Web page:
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Madden: Arrogance a hit in Australia

Saturday, October 14, 2000

SYDNEY, Australia -- It would usually be a good idea to take advantage of being in a far-flung locale like Australia by describing it in a column. But since the recently concluded Sydney Olympics left most people (including me) feeling like they knew way too much about Down Under, forget it. Suffice it to say that I've seen a kangaroo, I've seen a koala, and the exotic dancers here have never heard of silicon.

No, today's column deals with a far more pressing matter: How to do successful sports talk radio.

The most important thing about doing sports talk radio is this: Be smart. Don't confuse being smart, by the way, with knowing a lot about sports. If you're smart -- and I am, having a tested IQ of 166 -- you won't take the time to learn that much about sports. There are far more enjoyable pursuits, such as using your intelligence to torment those who think they know a lot about sports.

Consider, for example, a guest stint I did on Brisbane, Australia, sports talk radio during my stay in Oz while working as a broadcaster for World Championship Wrestling. The callers didn't want to talk about Kordell Stewart and the Steelers -- which is why I briefly considered staying here for good. They wanted to talk about wrestling, cricket and rugby.

I refused to talk about wrestling. Sure, it was the sole reason the station wanted me on the air, but I wanted to establish right away that it wasmy show.

I had been fortunate enough to see a cricket match on TV the night before. I figured out that it's like baseball except that only one guy on each team wears a glove (two gloves, in fact -- Kevin Young should try that), that the man "at bat" wears goalie pads for some reason, and that the "bowlers" (pitchers) are all in better shape than Jimmy Anderson. I'm still not sure how they keep score, or why they bother keeping score. It's a stupid game.

The Brisbane team, however, had lost. I saw my opening.

In 15 short minutes, I had the listeners believing that the Brisbane wicket-keeper was the sole reason for the home team's troubles. I had them convinced that the third-string wicket-keeper is the man who could turn the team around. OK, so maybe he lacks the experience and polish of the No. 1 wicket-keeper, but surely his athleticism and his proficiency at winning in college would enable him to develop and develop darn quickly. Turns out there's no such thing as college cricket, and I didn't know the actual names of any of the wicket-keepers involved, but I was on a roll.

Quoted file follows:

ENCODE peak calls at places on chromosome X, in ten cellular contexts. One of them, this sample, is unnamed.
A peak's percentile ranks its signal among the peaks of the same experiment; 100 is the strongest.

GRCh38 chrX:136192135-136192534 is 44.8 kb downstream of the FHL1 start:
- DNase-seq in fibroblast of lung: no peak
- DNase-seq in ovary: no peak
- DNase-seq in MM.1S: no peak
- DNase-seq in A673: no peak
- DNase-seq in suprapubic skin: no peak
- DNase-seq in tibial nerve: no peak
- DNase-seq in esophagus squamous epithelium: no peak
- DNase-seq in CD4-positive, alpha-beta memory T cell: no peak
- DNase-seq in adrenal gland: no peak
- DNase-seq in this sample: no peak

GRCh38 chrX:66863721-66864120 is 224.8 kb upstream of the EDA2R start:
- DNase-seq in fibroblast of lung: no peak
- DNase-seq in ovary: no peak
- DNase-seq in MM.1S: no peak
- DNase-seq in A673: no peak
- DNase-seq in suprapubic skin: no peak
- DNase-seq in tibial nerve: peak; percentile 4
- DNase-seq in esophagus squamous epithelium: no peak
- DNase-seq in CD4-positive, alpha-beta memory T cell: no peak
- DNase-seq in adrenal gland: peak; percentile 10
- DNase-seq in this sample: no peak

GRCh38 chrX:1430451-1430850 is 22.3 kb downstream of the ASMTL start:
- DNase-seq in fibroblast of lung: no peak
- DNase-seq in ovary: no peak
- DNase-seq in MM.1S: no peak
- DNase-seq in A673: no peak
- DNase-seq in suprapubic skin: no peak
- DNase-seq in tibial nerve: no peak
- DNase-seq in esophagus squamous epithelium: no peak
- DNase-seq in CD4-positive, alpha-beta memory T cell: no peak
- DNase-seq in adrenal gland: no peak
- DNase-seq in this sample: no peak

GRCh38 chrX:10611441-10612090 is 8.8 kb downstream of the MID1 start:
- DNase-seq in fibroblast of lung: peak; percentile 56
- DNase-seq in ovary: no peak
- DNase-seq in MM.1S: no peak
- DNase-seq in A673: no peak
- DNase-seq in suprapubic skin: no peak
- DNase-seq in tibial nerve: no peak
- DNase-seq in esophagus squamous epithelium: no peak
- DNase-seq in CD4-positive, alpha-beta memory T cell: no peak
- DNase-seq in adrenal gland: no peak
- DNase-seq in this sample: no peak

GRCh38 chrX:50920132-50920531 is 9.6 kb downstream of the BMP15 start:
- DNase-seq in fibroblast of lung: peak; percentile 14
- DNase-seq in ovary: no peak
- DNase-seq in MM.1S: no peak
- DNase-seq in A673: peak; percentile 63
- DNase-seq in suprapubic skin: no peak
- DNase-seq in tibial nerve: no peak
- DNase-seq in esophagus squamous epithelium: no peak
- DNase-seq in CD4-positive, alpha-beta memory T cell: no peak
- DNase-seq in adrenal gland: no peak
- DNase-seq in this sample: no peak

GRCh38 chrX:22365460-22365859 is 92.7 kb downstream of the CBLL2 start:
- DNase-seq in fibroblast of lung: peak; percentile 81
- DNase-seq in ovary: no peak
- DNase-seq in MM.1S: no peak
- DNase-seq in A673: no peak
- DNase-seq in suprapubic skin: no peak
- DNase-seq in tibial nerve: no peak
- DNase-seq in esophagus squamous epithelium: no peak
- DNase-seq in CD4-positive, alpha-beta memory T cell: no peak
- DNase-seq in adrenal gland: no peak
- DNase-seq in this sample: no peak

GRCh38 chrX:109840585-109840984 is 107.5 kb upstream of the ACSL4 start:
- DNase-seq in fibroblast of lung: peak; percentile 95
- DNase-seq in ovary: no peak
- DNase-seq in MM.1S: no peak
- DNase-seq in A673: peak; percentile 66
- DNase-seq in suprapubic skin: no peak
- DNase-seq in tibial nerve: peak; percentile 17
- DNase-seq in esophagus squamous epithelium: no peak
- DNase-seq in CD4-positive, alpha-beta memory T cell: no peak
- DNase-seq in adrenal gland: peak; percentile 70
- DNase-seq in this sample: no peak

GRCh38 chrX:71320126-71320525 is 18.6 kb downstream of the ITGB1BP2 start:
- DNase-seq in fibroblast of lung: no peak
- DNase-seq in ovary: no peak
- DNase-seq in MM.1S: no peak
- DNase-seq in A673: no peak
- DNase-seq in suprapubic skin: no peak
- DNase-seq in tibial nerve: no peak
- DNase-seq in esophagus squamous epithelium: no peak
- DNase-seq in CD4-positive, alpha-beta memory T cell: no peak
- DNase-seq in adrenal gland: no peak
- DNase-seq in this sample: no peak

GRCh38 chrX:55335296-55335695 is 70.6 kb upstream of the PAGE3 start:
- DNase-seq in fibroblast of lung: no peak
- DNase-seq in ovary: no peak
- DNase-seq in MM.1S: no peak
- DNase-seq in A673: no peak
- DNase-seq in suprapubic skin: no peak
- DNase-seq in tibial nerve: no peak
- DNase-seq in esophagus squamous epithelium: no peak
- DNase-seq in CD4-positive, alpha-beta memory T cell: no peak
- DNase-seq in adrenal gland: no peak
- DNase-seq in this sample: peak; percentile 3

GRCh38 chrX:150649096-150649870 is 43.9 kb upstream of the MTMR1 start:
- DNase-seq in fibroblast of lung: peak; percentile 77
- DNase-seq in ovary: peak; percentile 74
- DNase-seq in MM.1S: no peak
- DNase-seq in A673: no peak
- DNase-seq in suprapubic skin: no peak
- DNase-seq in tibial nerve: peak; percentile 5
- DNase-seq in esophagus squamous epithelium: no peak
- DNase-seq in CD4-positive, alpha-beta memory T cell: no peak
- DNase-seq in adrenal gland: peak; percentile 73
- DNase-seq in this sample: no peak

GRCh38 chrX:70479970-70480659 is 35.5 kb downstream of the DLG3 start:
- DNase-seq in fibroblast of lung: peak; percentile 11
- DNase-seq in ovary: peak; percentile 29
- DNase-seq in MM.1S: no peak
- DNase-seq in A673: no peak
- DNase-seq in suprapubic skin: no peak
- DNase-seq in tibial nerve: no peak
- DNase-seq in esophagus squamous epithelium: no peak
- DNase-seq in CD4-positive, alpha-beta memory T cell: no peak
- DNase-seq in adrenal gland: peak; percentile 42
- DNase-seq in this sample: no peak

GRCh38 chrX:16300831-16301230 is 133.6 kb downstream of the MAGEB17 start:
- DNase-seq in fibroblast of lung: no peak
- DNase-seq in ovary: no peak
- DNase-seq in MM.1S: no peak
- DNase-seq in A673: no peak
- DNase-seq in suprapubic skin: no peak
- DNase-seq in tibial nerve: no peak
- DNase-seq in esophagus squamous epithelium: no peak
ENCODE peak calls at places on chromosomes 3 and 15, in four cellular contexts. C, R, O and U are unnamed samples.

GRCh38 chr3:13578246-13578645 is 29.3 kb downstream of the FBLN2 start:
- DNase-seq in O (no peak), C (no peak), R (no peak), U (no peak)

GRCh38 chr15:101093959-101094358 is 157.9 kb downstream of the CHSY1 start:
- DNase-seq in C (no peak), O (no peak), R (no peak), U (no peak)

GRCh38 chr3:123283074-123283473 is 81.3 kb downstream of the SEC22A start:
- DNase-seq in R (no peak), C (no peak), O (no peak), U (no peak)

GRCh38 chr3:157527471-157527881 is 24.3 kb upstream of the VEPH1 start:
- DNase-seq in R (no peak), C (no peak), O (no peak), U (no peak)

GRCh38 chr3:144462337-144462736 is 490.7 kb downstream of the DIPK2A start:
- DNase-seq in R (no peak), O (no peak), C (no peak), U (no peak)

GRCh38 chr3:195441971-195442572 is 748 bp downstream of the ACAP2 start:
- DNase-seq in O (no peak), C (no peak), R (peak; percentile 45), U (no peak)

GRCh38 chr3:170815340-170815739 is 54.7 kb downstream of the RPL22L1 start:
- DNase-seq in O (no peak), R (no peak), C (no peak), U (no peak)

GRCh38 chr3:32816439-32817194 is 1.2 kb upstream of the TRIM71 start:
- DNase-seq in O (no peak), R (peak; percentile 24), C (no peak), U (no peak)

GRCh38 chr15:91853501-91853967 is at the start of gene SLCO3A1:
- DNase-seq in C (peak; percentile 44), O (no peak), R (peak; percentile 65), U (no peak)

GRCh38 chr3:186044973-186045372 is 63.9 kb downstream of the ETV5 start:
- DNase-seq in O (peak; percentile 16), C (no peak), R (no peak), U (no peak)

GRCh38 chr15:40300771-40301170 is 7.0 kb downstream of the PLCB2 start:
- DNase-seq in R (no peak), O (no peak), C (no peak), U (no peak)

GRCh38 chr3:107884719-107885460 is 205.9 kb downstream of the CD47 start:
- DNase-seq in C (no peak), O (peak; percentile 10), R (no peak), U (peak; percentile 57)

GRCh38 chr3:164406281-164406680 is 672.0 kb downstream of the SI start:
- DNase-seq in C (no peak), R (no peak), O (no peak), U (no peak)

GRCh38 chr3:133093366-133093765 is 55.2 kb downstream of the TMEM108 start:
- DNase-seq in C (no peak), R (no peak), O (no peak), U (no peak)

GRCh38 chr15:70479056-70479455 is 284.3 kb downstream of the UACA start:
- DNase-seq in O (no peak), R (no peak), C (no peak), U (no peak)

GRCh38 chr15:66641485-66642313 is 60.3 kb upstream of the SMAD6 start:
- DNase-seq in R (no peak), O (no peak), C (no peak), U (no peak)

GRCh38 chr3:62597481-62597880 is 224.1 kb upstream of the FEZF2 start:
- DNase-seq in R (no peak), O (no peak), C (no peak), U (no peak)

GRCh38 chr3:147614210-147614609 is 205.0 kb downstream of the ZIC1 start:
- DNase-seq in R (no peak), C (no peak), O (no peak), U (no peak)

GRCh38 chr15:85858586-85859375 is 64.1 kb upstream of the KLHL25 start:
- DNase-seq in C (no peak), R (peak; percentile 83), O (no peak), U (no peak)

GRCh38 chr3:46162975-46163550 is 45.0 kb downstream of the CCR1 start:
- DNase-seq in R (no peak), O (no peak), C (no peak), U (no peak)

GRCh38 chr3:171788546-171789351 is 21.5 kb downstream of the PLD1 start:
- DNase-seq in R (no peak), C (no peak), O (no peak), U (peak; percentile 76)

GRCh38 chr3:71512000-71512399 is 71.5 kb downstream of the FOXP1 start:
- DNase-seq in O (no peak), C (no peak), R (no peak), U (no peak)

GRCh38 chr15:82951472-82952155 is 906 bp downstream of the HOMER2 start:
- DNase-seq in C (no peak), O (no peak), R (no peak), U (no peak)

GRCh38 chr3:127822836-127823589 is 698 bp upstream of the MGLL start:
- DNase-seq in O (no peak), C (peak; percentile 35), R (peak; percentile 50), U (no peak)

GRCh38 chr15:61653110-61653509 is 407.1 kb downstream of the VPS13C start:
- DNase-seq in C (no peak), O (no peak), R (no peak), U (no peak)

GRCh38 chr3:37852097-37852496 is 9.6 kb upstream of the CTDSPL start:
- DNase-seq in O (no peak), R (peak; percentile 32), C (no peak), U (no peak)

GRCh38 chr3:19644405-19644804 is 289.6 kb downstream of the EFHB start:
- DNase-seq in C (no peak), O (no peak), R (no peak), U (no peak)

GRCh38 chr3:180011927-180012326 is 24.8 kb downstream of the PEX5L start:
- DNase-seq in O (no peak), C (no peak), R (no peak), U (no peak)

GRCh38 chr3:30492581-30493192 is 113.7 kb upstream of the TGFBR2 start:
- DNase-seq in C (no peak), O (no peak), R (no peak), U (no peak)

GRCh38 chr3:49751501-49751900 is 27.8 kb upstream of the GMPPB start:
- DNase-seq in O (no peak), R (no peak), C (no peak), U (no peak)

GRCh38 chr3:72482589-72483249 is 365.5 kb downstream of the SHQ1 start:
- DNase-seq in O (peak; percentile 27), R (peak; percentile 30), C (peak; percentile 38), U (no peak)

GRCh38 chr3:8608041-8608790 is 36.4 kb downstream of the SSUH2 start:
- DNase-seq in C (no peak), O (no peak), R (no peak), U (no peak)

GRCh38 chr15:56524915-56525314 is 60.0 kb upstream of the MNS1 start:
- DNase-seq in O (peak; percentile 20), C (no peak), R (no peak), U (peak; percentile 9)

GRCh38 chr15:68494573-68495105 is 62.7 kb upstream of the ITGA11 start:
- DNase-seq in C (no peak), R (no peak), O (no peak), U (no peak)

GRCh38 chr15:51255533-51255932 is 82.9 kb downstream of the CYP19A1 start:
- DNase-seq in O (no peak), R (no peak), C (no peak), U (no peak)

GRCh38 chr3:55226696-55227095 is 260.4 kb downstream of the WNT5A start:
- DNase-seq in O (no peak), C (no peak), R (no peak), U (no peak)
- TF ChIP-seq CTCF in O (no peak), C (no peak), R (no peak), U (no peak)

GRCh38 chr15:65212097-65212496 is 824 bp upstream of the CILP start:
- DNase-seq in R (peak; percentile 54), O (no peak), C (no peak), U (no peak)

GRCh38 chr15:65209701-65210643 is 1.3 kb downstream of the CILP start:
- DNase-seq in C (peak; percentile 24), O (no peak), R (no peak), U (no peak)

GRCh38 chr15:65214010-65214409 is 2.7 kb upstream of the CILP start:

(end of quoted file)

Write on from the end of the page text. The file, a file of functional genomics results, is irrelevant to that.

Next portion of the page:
When a few callers figured out that I didn't have a clue -- and it took them a lot longer than it should have -- I took the conversation to my turf.

I said that cricket is an idiotic sport played by idiots and watched by bigger idiots. I said that while I didn't know how Jean-Sebastien Aubin would do "at bat," I know he has nicer goalie pads. I claimed that Barry Bonds would dominate Australian cricket, at least until the playoffs. And I admitted candidly that all the guys without gloves are better fielders than Pat Meares.

At this point, all my yelling and screaming had successfully obscured the fact that I know nothing about cricket. It wasn't long before I came off as an even bigger genius by claiming that I had seen the future of Australian rugby, and his name is Jerome Bettis. That hypothesis even had some logic behind it, since you pretty much just run straight ahead and get killed in rugby. Giant Eagle Jerome Bettis The Bus vegemite -- coming soon to an Iggle location near you, mate.

After an hour, everyone in Brisbane -- the six or seven who were listening, anyway -- believed that I was the Einstein of the jockstrap set. The radio station was begging me to take a job there.

I refused, but there's no doubting I was a big hit on Brisbane radio despite knowing nothing about Australian sports.

I had replaced sports knowledge with high-IQ articulate bombast. I had shouted down those who dared question me. I had made those who agreed with me feel like part of one big happy family. I had killed an hour and gotten a paycheck for it. No one was bored. Most important, I wasn't bored.

That's what sports talk radio is really all about: keeping yourself interested, or at the very least awake. Don't give the people what they want. Give them what you want and make them believe it's what they want. They will, eventually. If they don't, try Brisbane. It's an easy market.

You can be a total moron and do successful sports talk radio if your station's signal is strong enough. That maximizes the chance of people even stupider than you tuning in.

By and large, however, there is no substitution for pure, unadulterated intelligence. Combine that with humor, arrogance, passion, a modicum of sports knowledge, a joy for toying with the dull-witted majority and a genial tolerance for the well-informed and marginally bright minority and you,mon ami, are ready to sit behind a microphone, surf adult-themed Internet sites and guzzle soda for four hours every weeknight. Oh yeah, and to talk sports, too.

(One final hint: Write really inflammatory weekly columns for the local newspaper. That should generate a lot of critical reader response in the "letters to the editor" part of the sports section, thereby guaranteeing you the equivalent of a full-page ad for your radio show each time the letters get published, especially if you're lucky enough to have your column run on the same page and if you can ever get the darn cartoonist to play along.)

Mark Madden's talk show is heard 4-8 p.m. weekdays on WEAE-AM (1250).

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